It turns out that the makers of this film chose quite an apt title. The word "Spanglish" refers to the pidgin that native Spanish speakers often use before they become proficient in English. It's not quite English, but it's not Spanish either. Similarly, this film couldn't seem to decide what it was. The overall structure of the movie makes it clear that it's about cultural identity and heritage, a juxtaposition between Mexican and American life. Yet we only really see this at the very beginning and very end. The entire rest of the film seems to be about relationships and parenting. The problem is that too much of the story is told from Adam Sandler's character's point of view, or his wife's. The characters that should be in focus--the Mexican housekeeper and her daughter--are kept distant by the fact that the housekeeper doesn't speak English and nothing is ever shown from the daughter's perspective. So we are left with what we think is a somewhat odd love story--or, rather, two odd love stories in parallel--that remains completely unresolved. Even so, the film was not completely without redeeming qualities. Adam Sandler was good as a benevolent father, though not so believable as a romantic figure. Téa Leoni was very good as Sandler's neurotic wife, to the point where I almost began to dislike Leoni herself. And Paz Vega was probably the best of all; I'm somewhat interested to see what else she's done. The movie, for the most part, kept me entertained. But that really only serves to make the ending that much more disappointing.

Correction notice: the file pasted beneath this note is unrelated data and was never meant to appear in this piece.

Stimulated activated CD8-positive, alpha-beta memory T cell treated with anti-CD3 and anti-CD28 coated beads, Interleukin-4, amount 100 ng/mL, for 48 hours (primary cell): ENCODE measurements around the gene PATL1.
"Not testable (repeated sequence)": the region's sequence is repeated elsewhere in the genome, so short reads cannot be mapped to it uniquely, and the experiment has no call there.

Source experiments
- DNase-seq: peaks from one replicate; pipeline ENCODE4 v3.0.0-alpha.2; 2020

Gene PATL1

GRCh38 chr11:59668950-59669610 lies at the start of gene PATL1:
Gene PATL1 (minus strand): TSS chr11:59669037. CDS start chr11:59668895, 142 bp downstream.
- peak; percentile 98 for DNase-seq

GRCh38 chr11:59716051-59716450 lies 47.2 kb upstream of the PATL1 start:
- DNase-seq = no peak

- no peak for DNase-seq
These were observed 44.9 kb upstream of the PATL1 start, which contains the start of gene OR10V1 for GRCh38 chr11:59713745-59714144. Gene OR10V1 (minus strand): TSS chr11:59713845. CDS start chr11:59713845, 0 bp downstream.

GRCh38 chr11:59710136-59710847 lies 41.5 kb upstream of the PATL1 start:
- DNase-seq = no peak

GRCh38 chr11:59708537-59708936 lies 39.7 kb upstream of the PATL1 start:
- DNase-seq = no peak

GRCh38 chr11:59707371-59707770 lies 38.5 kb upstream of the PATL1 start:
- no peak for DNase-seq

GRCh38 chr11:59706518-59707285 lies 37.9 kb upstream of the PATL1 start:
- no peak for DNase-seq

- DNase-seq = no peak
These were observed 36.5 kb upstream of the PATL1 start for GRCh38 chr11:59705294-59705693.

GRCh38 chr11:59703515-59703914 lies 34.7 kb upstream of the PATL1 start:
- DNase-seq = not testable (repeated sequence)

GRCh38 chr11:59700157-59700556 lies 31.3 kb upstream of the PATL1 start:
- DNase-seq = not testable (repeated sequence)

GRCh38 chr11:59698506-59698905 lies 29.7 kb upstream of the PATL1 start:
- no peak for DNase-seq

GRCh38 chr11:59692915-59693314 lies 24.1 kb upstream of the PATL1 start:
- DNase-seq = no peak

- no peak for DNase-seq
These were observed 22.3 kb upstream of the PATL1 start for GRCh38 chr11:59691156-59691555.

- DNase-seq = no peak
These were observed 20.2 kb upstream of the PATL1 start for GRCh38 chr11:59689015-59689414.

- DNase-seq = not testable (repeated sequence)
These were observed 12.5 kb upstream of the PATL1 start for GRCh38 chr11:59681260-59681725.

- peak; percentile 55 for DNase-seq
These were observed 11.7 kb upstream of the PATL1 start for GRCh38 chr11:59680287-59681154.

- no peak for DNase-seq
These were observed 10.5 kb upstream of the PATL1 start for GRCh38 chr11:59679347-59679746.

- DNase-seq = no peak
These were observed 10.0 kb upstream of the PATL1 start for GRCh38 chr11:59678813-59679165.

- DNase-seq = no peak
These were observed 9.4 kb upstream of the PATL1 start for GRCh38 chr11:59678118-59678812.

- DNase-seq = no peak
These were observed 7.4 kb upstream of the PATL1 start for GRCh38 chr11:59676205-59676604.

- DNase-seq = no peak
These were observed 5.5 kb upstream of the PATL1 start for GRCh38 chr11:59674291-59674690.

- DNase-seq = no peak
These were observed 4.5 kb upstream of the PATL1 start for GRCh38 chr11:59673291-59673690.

Viewed: 12/23/2004 | Released: 12/16/2004 | Score: C

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